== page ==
That’s because the interviewer is part of the tyranny, not someone who would want to be defended from tyranny. Sort of like the main stream media is here.

    • avatarLongPurple says:

      All the comments I’ve seen here, presumably uttered by Americans, identify the interviewer as a “Brit” (which he is, a loyal Subject of her Majesty I would assume) in spite of his physical appearance, which does not indicate a pure Anglo-Saxon genetic background.
      Is this an American way of thinking, extrapolating how we think about others with different racial, ethnic, etc. backgrounds still being as “American” as we are?

      • avatarDerek says:

        I don’t care what color my fellow Americans are. I just want them to love individual Rights and liberty as much as I.

      • avatarMatt in FL says:

        LongPurple: The interviewer’s name is Martin Bashir. He is identified as a Brit because he is one. He is of Pakistani origin, but he was born in South London. The term Brit in most of these comments is being used semi-pejoratively, because he possesses opinions (about guns and much else) that would be called, by the American standard, very liberal. He works in the US now, primarily for NBC and MSNBC, and much like Piers Morgan, whose tweets were publicized in a previous post, he tends to bring his British political sensibilities with him into the interviews/stories that he does. He is, however, usually much more low key about inserting his own opinions than Morgan; he appears to try to be a neutral interviewer most of the time. Note that neutral does not mean “gun-friendly,” it means neutral.

        • avatarLongPurple says:

          Thank you Matt, for the additional info.

          As I said (parenthetically), I consider him a “Brit” — in a non-pejorative sense — whatever his genetic or national heritage, as I consider the wide variety of people in this country as Americans.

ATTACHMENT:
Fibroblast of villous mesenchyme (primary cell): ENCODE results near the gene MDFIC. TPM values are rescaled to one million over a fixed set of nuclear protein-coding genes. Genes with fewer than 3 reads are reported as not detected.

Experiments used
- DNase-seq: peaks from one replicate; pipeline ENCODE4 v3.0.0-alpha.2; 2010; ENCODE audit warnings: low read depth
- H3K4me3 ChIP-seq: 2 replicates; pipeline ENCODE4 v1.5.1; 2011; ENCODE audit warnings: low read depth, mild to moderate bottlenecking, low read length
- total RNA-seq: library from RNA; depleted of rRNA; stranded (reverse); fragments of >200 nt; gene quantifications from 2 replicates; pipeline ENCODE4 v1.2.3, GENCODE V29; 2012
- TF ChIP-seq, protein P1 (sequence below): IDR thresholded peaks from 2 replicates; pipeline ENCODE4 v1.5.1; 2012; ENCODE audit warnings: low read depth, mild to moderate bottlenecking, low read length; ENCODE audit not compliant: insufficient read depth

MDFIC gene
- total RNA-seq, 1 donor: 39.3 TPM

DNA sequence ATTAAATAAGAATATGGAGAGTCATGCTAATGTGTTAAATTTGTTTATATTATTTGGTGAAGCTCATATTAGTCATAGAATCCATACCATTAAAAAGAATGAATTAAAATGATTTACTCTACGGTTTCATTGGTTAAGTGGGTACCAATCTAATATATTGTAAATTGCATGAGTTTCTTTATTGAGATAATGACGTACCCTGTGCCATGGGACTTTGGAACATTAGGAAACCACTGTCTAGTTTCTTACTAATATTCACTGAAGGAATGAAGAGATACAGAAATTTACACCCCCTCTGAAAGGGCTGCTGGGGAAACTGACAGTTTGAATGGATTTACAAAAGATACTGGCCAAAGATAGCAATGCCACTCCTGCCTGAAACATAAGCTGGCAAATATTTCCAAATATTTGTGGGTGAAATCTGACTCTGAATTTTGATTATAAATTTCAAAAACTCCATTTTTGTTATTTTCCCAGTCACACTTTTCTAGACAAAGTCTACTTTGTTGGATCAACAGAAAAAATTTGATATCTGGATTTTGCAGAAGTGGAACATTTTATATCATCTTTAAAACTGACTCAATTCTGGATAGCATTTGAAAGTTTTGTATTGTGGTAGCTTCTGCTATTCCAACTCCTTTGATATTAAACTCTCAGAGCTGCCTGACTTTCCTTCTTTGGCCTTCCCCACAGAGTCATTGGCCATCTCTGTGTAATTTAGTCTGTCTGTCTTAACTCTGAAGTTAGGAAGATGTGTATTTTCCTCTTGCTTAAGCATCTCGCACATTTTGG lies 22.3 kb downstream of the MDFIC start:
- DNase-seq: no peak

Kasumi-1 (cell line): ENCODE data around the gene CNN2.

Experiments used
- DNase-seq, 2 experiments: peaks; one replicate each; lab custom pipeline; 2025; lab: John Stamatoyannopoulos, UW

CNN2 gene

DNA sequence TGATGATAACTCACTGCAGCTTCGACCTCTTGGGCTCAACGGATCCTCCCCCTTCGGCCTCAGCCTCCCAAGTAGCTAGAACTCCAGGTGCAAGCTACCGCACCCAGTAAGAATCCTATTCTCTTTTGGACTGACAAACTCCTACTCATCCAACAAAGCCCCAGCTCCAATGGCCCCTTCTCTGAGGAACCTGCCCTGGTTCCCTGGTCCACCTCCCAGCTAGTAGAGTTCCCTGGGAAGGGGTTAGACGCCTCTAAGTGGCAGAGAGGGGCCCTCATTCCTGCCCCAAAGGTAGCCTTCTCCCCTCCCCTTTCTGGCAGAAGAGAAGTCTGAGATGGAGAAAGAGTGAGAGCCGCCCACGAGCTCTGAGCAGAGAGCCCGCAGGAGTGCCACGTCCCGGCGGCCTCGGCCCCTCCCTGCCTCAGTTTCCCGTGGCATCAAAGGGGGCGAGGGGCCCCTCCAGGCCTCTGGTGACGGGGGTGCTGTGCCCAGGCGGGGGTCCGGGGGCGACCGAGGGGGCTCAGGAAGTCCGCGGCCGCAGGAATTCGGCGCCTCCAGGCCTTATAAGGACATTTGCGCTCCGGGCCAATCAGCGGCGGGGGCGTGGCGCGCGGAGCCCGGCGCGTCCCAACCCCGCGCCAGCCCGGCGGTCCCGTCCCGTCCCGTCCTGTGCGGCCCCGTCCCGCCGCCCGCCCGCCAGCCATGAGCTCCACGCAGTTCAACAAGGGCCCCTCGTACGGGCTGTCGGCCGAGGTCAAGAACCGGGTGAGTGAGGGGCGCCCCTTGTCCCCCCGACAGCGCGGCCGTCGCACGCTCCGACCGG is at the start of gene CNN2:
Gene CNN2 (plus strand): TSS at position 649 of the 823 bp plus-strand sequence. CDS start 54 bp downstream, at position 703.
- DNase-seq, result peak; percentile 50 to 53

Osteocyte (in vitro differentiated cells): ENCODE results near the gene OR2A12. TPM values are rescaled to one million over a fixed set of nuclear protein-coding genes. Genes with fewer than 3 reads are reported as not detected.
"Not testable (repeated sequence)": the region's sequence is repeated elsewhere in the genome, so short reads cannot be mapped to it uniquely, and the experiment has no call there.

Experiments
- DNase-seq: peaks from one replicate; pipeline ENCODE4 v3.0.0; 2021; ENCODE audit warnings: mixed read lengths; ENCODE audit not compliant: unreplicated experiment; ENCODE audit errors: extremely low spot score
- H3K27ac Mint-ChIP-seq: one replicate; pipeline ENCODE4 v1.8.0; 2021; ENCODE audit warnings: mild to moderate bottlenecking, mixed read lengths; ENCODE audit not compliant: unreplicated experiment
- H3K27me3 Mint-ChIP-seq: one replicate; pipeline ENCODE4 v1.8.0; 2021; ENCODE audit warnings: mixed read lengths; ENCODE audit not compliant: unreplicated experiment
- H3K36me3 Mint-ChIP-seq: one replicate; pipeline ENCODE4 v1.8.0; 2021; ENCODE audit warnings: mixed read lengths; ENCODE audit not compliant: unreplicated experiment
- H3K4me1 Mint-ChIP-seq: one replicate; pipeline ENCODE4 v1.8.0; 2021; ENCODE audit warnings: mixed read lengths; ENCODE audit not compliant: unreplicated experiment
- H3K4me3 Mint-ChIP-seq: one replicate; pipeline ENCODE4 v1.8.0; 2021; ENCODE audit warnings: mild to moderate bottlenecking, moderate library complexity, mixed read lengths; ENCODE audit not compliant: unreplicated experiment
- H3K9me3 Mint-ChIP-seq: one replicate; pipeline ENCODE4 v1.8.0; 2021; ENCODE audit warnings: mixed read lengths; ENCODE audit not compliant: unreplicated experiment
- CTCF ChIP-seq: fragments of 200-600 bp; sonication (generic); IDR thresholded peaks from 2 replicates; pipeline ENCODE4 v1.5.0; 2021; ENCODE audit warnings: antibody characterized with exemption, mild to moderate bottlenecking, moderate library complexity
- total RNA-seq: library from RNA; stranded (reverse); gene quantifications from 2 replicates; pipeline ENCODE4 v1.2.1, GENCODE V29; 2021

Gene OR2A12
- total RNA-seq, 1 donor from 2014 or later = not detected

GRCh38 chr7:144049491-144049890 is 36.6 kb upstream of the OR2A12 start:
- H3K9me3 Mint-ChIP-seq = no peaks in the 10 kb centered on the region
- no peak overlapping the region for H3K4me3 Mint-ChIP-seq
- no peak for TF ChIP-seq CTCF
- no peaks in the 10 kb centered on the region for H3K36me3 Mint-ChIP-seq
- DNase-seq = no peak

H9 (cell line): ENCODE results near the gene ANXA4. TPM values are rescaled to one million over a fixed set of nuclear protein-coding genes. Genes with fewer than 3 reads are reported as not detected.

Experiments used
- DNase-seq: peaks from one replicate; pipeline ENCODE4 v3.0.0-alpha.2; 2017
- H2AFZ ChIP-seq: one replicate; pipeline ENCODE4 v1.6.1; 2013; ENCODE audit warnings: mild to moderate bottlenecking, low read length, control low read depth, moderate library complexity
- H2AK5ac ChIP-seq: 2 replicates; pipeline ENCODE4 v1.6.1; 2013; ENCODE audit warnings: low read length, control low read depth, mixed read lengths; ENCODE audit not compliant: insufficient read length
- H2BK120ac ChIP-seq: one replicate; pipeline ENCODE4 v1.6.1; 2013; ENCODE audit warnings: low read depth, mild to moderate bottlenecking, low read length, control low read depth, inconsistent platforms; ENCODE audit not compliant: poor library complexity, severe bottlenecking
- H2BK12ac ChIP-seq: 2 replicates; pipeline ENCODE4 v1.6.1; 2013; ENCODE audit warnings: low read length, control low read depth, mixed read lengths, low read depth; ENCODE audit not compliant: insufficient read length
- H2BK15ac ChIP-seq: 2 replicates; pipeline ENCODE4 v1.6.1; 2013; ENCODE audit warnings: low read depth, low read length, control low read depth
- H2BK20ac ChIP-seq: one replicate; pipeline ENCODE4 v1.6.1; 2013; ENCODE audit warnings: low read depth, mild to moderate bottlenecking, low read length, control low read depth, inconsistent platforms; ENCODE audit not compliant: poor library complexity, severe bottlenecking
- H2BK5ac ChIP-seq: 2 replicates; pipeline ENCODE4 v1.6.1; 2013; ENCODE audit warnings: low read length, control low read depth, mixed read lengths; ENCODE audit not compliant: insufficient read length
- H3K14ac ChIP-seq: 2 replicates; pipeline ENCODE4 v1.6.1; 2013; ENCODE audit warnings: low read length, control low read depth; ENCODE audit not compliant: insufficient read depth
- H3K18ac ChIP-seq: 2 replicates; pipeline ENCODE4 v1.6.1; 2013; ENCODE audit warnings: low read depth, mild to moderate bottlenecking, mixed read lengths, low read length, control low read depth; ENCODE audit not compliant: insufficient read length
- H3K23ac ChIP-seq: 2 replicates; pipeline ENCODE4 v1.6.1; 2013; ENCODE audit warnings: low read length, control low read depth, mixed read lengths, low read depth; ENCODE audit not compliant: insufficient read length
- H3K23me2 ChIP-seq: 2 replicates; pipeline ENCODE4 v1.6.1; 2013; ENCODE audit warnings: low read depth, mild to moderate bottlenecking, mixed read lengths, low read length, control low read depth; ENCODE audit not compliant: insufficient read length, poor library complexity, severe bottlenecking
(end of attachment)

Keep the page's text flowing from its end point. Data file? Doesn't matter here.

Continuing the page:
I have self-identified myself as a “Yank” to “Brits”, and never thought either was a demeaning term. But I see your point, either Brit or Yank might be used in a “semi-pejorative” sense, depending on context.
          I recall an elderly Polish lady, who would call anyone she despised a “Russian”, whatever the person’s background. She used no slur, just the quite proper term for a person from Russia, spoken in a tone that conveyed extremely strong negative feelings.

  13. avatarAharon says:

    I’m surprised in a good way. In all respect, I usually only observe African-American celebrities calling for more gun control. Nice job Ice-T. I suspect that part of the interviewer’s inability to try and argue more forcibly back was simply because Ice-T is an AA.

  14. avatarScooter says:

    Beautiful in its brevity. So concise.

  15. avatarSanchanim says:

    He was clear to the point and didn’t waist time letting him know it has nothing to do with hunting it is against tyranny. Sure protect your family and self, hunting is in there too, but honestly it is so the people can over throw the government. That puts a whole new light on things doesn’t it. you can’t over throw a government with 22 rifles now can you.

  16. avatarJR says:

    Wasn’t he on that SVU episode where they shit on the graves of all the Fast and Furious victims by trying to pass off the real-life events as rogue agents instead of what it obviously was, a false flag conspiracy enabled by Obama’s blank check for “gun control”?

    • avatarOther Derek says:

      Oh you mean that show where he was contractually obligated to appear, saying lines he was contractually obligated to say, on a drama show with no basis in reality whatsoever?

      He’s an actor. By acting, he feeds and shelters his family.

      I generally do not patronize or spend money in places that prohibit firearm carry. Yet I work in one, and when I’m at work I follow the rules. That makes me a whore. If you do the same thing so are you, just like me and Ice-T. If not, congratulations.